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Introducing Canaery: The Cutting-Edge Technology to Digitize Smells

Introducing Canaery: The Cutting-Edge Technology to Digitize Smells

Canaery is a venture-backed company developing the first commercial nose-computer interface (NCI) for odor detection and digitization. This technology reads neural signals directly from the olfactory bulb of mammals. It decodes those signals to identify the diverse set of volatile compounds, aka odors, in the air

Unlike current portable chemical sensors, such as those based on Gas Chromatography (GC) or Ion Mobility Spectroscopy (IMS), Canaery technology uses animals’ unique sense of smell as a sensor. It can simultaneously detect virtually any complex odor in under two seconds –– similar to a bomb sniffing dog at airport security.  

Canaery is deploying its technology to various industries to serve unmet detection needs. Soon, NCI will perform situational, non-invasive detection of physiologic and infectious diseases, inspecting cargo containers for contraband and identifying explosives or biological threats.


The Genesis of this Cutting-Edge Technology 

According to co-founder Dr. Gabriel John Lavella on the genesis of Canaery, “I was a Berkeley Sensor and Actuator Center member in graduate school. I came into things with a deep understanding of the nuances of biological sensing. It was clear that we lacked any sort of bona fide scent detector that could perform as well as trained animals; that made it somewhat apparent that there was a substantial technological hole and many applications of practical commercial importance.

Lavella states, “Back in 2018, I was at DARPA. After a conference one night, I met up with a scientist named Matt Angle, who was starting his own neurotech company called Paradromics. He introduced me to olfactory interfaces and proposed that DARPA could use them for explosive detection. I was immediately intrigued and began evolving the idea from there.”

Canaery was jointly founded by Dr. Gabriel John Lavella, Dr. Peter Ledochowitsch, and NYU Langone Health professor of neuroscience Dmitry Rinberg.  

“Based on our prior work, we all deeply appreciated biological sensors and the brain,” Lavella continued. “We also had a deep appreciation for the canine sense of smell –– which is among the most exquisite in the animal kingdom. Throughout history, people have trained animals to identify and respond to useful scents that would otherwise be untraceable by humans.”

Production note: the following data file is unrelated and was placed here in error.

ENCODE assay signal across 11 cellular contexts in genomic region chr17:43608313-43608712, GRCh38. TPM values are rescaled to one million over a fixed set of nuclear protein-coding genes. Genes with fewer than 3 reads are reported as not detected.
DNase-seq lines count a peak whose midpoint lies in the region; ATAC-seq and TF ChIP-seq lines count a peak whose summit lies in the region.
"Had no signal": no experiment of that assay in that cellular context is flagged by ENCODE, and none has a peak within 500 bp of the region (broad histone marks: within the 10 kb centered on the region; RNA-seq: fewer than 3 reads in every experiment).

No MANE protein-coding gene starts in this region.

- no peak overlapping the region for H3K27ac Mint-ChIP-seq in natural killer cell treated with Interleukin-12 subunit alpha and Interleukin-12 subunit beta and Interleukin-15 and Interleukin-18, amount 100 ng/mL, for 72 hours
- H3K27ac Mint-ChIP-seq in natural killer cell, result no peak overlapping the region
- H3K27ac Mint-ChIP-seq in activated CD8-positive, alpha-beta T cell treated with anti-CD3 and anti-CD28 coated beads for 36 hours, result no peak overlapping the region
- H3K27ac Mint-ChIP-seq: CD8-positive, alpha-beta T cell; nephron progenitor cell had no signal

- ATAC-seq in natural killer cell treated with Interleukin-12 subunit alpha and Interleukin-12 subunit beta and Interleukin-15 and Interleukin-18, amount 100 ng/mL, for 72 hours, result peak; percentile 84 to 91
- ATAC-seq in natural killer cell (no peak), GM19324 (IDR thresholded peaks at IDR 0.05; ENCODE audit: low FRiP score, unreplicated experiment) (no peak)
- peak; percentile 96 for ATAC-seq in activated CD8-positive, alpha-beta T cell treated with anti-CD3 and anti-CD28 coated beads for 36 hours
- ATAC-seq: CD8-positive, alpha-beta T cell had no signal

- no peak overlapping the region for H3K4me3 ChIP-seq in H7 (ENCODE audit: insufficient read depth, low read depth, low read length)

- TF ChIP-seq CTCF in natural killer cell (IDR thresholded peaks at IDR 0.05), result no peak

Lavella says, “The hard part was convincing many people that we were not crazy. That didn’t happen overnight. We got a boost by establishing research agreements with NYU Langone Health in New York City and then from the technology incubator, IndieBio, in San Francisco, which immediately saw the potential and got behind the idea. When you have an idea that is as unique as they come, there is a lot of friction, and the first step is often educating people. To people not steeped in olfaction and neural interfaces, Canaery easily sounds like a science fiction project. They might not realize it as a technological leap right around the corner.

For scientists and engineers, the opportunity to invent things that no one else is thinking about –– much less actively working on from a commercial perspective –– is highly motivating.

Canaery stands apart from the rest, as many engineers seek out the opportunity to be the first to explore something in a new way. With the complexity of science behind them, engineers desire vast space to express their creativity, particularly if the impact will be significant

That was certainly the case with digitized smell. The technological and scientific prospecting made possible by Canaery’s technology is like having the microscope for the first time. The company is peering into a world largely hidden from human observation

We are excited to see what we can discover about the world and what industries we can serve,” Lavella said.   

The positive societal impacts are the icing on the cake. Canaery’s influence includes:  

See Also

  • the ability to track invasive species or pollutants in the environment  
  • perform non-invasive early disease detection  
  • protect people against biological threats –– even the next pandemic  

The Future of Smell Detection 

Currently, Canaery is focused on product development and field testing a beta MVP device with potential customers. It seeks to partner with organizations interested in exploring how its capabilities can help with their unmet detection needs.

“We can achieve the scale and presence to become a category-defining company. The markets are there, and we have a solid team uniquely positioned to overcome the challenges of that transition,” Lavella said.

Canaery has partnered with the Sid Martin Biotechnology Incubator at the University of Florida with the goal of achieving scale and presence. In addition to providing first-rate animal care services, the Sid Martin Biotechnology Incubator offers access to facilities and services that would not otherwise be available to a company the size of Canaery.

Within the Florida business community, Canaery has access to incredible prospective partners, from leading hospitals and medical researchers to some of the nation’s busiest ports. Canaery is paving the way for a new era of computer interaction, and its technology will surely pass the sniff test. 


By Deborah Holmen, M.Ed., NBCT. 

Copyright © 2024 Costello Communications & Marketing, LLC

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